Nature of the Benefits – Historically, what have been the main benefits of reforms?

[Response by Sophie Trémolet and Diane Binder, August 2009]

When infrastructure reforms have been introduced, they were expected to yield the following benefits:

  • To improve performance, by generating higher investments (based on tariffs better aligned with underlying costs), productivity gains, increased service coverage and improved quality of service.
  • To improve access to affordable basic services to poor households;
  • To promote transparency and accountability of utilities’ operations;
  • To improve the government’s fiscal position, by eliminating subsidized credit for the utilities and reducing direct subsidies, and generating proceeds from divesture from state shareholding in utilities.
  • To generate better information on operators and markets, so that regulators have the right tools to make informed decision related to price levels (using ring fencing for instance), facilitating competition, etc.

In practice, however, these benefits have not always materialized. The impact on infrastructure reforms has varied depending on the type of reforms adopted, the local context and a variety of external factors (such as the impact of exchange rate devaluations or economic crisis).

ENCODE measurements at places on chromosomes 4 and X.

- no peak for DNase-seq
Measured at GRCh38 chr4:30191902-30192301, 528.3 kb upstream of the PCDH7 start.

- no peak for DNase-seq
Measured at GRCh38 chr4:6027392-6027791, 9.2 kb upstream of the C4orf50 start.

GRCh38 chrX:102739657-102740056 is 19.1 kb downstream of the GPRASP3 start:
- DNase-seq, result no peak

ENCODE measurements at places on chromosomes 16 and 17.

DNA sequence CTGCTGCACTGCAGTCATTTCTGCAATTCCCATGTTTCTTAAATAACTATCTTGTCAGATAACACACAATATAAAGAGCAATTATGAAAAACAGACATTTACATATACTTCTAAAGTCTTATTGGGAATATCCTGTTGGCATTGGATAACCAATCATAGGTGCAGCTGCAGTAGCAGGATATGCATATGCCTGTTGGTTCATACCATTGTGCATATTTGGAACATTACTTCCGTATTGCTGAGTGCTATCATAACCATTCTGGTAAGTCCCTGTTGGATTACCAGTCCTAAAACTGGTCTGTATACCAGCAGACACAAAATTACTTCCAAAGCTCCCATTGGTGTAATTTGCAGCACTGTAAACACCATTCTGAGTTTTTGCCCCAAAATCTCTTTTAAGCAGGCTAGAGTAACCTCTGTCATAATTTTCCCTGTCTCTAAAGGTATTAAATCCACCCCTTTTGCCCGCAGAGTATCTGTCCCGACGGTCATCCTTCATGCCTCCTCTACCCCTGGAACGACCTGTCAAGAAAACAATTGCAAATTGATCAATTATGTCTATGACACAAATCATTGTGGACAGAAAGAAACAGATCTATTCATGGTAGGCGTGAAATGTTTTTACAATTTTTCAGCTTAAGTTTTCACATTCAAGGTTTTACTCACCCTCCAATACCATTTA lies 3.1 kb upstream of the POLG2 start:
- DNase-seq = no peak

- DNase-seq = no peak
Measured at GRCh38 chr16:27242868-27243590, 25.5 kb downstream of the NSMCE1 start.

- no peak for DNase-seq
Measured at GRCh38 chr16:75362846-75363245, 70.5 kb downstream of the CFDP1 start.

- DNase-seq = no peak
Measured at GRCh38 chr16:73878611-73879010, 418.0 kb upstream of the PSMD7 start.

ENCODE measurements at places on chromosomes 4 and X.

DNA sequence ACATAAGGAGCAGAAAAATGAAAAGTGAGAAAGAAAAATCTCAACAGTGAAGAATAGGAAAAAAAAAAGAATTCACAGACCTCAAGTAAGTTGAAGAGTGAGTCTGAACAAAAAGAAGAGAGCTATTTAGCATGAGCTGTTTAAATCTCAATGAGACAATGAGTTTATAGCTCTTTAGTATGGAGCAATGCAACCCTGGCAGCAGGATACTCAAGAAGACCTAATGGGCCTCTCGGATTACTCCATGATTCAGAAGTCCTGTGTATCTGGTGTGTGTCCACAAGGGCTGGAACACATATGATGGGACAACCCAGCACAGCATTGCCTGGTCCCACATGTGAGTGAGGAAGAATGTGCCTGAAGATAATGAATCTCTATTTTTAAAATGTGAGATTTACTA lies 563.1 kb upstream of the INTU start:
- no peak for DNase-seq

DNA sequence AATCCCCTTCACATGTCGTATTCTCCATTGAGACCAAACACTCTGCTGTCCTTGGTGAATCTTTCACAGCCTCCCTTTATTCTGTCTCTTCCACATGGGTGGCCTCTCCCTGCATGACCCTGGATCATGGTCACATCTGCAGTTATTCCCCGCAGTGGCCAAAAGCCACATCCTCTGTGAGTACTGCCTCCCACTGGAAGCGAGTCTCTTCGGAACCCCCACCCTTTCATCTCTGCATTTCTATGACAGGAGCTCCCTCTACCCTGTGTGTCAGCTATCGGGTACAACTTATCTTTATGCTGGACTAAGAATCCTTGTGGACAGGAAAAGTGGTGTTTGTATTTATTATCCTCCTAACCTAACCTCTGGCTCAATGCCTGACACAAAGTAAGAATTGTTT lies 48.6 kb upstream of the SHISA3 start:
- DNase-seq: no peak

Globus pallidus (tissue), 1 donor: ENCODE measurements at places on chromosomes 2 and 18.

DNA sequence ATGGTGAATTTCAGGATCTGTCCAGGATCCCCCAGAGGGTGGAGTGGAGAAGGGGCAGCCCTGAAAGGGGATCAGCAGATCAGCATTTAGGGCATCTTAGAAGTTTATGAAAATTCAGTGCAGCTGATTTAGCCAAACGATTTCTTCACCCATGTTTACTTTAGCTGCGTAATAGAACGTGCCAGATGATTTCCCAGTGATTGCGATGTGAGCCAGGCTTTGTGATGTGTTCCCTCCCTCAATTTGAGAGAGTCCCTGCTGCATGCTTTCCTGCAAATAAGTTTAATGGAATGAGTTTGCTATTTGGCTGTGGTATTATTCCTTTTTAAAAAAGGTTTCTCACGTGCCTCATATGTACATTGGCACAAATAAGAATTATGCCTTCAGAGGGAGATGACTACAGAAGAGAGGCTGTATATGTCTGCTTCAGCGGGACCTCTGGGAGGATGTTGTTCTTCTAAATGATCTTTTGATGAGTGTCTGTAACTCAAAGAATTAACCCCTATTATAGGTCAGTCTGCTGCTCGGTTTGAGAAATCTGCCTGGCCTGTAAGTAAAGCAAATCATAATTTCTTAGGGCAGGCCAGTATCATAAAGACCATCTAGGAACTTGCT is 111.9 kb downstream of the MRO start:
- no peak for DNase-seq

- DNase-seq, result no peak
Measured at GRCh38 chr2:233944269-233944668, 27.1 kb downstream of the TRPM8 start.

Kessides1 uses three criteria to assess the effects of reforms: the resulting level of investments and thus service expansion, the operating efficiency, and the allocative efficiency. To these economic effects, he adds the distributional consequences of reforms – especially their impact on poor households. Although experiences have varied considerably across countries and sectors, for the most part the reforms have improved infrastructure performance, albeit not sufficiently to ensure universal access and sustainability of service provision. Productivity and cost-effectiveness have usually risen, translating into better operational performance such as reductions in distribution losses. Service quality has improved. Prices have become more closely aligned with underlying costs, although in some sectors such as water, revenue streams have often remain insufficient to ensure the sustainability of private involvement unless there are explicit subsidy payments. On the negative side, evidence from a recent comprehensive study on private sector participation in water and electricity distribution points out to a lack of investment – public or private – in the maintenance and expansion of utility networks (Gassner, Popov et al., 2007). While poor households have by and large benefited from the reforms, the impact needs to be differentiated between low-income and middle-income countries: in Latin America for example, negative distributional effects of layoffs and price adjustments have been offset by improvement in quality and increased access for poor people (McKenzie and Mookherjee, 2003).